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Snake safety in Australia. How to protect dogs and kids from snakes

Updated: Aug 7

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The weather is warming up nicely and we are starting to see snakes on the move again. Mind you snakes can be seen all year round in Australia, but that is the subject for another day. Many people think there is an influx of snakes when the weather starts to warm, but this isn’t the case, they just haven’t been as visible for a while. Snakes undergo a reduced activity period from April to August. This is spent either brumating or in hibernation. Brumation is the state achieved when animals and reptiles are able to move on warmer winter days. Hibernation is the state of a deep sleep and there is no movement at all- and essentially excluding a few species that occur in the alpine regions does not apply to our native snakes. Fresh out of this reduced activity period they look for two things – food and a mate to breed with.


In this blog we will answer some of the most commonly asked questions we're asked regarding dogs, children and snakes.


Can I snake proof my yard?

While it is almost impossible to totally snake proof your property there are some things you can do to minimise the amount of snakes that you may potentially encounter in your yard and house. Generally speaking and dependant on location, most venomous snakes pass through – they generally won’t set up residence at your place. If there is no constant food source and safe place to pass the day they will tend to move on a lot quicker. Pythons generally cause no threat to humans, they will clear your rodents out for you and then move on. By keeping a tidy yard and house you reduce the shelter sites, the attractiveness to prey and therefore minimising the snake encounters.


Carpet python, Morelia spilota spilota on a fence


Carpet python, Morelia spilota on the hunt for a feed in a yard in the middle of suburbia in Brisbane.






How do I protect my dogs and kids from snakes?

  • Keep yards mowed as short as possible. Long grass provides somewhere for not only snakes but the animals and amphibians they prey upon somewhere to hide. If it is not possible to keep grass as short as possible, wear closed in shoes and long pants. Train your dogs to stay beside you in these areas and don't let kids play in them, especially unsupervised. Keep your eye out for snakes while in this environment, seeing them before they are aware of you gives you time to calmly walk away.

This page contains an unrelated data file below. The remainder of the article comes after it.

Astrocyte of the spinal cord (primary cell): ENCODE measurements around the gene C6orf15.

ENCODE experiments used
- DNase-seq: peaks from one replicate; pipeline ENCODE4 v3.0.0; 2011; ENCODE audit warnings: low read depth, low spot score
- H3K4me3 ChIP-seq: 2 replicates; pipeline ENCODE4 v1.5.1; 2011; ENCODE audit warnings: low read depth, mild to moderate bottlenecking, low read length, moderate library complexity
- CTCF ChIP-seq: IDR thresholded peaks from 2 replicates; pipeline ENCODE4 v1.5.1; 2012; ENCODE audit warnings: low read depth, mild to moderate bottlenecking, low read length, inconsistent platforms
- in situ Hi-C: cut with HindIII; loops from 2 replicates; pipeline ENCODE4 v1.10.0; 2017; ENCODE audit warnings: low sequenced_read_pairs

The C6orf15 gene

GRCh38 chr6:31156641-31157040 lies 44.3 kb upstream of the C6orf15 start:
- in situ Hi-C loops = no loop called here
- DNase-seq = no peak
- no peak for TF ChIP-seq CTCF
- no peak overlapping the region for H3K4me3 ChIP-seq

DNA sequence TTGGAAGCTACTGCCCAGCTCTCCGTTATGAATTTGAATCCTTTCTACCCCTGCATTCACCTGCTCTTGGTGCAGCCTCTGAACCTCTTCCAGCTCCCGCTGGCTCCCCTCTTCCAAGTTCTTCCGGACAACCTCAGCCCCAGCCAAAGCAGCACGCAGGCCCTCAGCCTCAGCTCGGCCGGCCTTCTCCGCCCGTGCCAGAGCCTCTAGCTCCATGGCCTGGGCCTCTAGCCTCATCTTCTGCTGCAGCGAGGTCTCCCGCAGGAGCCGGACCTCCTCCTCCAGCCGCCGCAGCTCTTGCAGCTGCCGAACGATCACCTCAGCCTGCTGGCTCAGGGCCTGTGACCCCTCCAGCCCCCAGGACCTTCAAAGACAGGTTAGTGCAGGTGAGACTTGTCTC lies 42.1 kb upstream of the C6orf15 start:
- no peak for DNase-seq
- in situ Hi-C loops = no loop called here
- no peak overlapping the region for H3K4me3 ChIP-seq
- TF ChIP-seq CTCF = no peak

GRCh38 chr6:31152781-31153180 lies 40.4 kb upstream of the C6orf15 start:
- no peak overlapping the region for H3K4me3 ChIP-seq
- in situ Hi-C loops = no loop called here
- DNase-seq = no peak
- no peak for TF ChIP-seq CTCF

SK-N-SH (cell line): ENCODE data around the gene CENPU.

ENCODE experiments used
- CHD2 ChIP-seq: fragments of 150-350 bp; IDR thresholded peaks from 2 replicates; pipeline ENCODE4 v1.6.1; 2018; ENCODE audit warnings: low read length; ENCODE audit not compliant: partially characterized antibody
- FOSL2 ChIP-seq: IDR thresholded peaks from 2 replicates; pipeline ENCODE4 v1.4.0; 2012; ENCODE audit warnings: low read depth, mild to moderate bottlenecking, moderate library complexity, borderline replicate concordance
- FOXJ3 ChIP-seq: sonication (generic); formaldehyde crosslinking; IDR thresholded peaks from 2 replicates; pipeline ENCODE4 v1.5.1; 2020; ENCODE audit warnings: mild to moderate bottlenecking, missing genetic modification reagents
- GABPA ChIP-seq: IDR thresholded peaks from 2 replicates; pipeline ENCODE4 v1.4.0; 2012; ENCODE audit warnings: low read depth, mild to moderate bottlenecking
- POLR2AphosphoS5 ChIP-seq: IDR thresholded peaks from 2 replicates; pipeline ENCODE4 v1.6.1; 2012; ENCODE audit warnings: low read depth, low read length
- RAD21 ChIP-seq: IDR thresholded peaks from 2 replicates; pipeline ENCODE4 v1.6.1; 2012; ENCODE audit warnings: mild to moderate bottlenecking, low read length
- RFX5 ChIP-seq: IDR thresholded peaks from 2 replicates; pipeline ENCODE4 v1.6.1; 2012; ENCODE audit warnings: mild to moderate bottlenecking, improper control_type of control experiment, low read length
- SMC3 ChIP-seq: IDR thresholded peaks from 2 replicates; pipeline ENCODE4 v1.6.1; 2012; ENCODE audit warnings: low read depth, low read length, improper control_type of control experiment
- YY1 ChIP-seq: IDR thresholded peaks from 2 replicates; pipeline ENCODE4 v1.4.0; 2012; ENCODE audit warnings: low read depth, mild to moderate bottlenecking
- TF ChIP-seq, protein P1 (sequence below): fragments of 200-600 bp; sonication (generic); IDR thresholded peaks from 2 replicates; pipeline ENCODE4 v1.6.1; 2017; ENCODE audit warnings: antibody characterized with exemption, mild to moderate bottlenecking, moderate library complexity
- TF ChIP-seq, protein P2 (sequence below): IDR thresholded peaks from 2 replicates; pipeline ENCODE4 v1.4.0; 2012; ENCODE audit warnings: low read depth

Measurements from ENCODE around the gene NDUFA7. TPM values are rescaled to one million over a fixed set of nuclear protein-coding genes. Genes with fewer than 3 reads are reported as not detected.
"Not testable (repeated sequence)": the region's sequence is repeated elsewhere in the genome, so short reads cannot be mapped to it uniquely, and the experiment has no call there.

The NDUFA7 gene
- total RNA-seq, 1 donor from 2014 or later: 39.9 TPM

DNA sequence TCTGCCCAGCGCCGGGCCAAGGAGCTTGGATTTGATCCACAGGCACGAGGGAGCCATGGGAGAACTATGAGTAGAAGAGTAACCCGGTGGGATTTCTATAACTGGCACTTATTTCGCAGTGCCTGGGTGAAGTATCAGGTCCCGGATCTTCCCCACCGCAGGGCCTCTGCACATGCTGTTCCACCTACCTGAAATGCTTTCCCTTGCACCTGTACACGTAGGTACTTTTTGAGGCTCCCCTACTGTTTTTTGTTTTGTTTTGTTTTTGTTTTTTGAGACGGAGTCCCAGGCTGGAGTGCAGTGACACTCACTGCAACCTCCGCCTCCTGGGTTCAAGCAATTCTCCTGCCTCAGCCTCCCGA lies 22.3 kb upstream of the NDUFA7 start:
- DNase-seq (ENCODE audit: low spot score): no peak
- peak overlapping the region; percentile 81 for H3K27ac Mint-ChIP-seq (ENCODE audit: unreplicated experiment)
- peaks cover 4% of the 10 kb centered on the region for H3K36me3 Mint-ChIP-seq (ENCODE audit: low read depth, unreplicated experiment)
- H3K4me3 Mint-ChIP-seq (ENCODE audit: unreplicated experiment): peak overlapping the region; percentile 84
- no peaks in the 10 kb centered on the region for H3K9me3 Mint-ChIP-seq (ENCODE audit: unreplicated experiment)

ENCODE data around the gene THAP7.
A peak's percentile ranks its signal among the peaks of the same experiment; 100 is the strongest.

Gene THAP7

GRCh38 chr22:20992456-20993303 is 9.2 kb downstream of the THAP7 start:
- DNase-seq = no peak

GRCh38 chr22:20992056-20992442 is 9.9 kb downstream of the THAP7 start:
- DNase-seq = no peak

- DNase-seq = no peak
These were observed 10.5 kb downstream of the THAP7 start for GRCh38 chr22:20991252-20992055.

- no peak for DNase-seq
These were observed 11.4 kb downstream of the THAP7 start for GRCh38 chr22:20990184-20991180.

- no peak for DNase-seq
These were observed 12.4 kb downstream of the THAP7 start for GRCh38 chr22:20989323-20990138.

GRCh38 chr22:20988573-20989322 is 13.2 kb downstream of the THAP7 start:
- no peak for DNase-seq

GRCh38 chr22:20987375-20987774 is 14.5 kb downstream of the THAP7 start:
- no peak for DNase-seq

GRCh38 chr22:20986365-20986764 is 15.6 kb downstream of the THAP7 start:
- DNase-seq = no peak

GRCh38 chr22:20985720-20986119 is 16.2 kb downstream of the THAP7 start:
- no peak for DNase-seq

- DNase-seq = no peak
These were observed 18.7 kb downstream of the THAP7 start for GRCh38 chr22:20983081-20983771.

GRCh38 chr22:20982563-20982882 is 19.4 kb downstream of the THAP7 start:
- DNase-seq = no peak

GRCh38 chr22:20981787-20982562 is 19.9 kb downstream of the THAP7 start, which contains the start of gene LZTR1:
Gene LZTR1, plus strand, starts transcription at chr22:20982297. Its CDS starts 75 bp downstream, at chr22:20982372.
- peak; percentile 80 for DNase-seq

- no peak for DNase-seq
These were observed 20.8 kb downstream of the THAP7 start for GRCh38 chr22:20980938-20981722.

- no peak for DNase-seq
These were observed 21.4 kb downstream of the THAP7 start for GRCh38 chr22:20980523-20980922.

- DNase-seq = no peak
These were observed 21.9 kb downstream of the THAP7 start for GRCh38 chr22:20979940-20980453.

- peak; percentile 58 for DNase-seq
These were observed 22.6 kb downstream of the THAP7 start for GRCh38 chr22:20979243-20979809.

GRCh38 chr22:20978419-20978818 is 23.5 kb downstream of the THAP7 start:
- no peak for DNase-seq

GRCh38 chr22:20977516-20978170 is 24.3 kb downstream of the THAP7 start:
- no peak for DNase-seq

• Don’t leave rubbish lying around. If it doesn’t fit in the bin, take it to the tip. Like long grass, rubbish will provide protection for both snakes and rodents alike. Woodpiles, leaf-litter, tin and clutter in the yard will be an enticing shelter for both snakes and rodents.

  • Make sure any retaining walls are complete – holes in the walls are perfect hides for snakes. Also check for any holes around your house and garage.

  • Sheds and garages should be tidy. Most of the time they are not well sealed and cluttered. If they are organised it is easier to see if you have a visitor, for example pythons are often found in urban environments.

  • A high fence is not a guarantee that you will not have visitors. There is an old wives tale that venomous snakes don’t climb, only pythons do. Not true. While venomous snakes are often found on the ground many species will climb trees or fences while hunting.

  • Always wear closed in shoes, especially at night. Make sure kids also wear closed in shoes while in the yard. Whilst thongs are comfortable to wear in summer they provide no protection should they be bitten. Don’t leave shoes outside overnight. If you do, always check they are empty before putting feet in!

  • If out at night always use a torch.

  • Don’t put your hands where you cannot see them. Snakes don’t go out of their way to bite people, but when startled it is their mode of defence.

  • If you have pets that live outside, make sure their feeding area is always clean and preferably away from the house. Food attracts rodents. Rodents attract snakes. Use mouse or snake wire on enclosures to prevent unwanted visitors for your pets. Snakes view the pet guinea pig, pet bird, pet chicken etc as a meal. If possible, keep your cats and smaller breeds of dogs inside. By keeping your beloved pets inside you not only keep them safe but also native wildlife.

  • Keep flyscreen's and screen doors maintained. Holes allow snakes entry to your house. If you don’t have screen doors and flyscreen's on your windows, keep the doors and windows shut.

  • Find out what snakes are in your area, and familiarise yourself with their appearance. It is important you learn what the snakes in your area look like. For example not all Brown Snakes are brown. A juvenile Eastern Brown looks completely different to an adult Eastern Brown. A carpet python from New South Wales will look completely different from a carpet python from Brisbane.

  • Familiarize yourself with current first aid for both humans and your dog. Keep a first aid kit on hand that has snake bite aid in it.

  • When walking with kids or dogs always keep them close to you. Keep your dog on a lead.


Snakes of Australia by Scott & Tie Eipper


Snake education activities such as reading books and articles from reliable sources online are a great way to familiarise yourself with what snakes are in your area.


This is a great little book to keep on the bookshelf. At $25AUD its great peace of mind.







Do snake repellers work?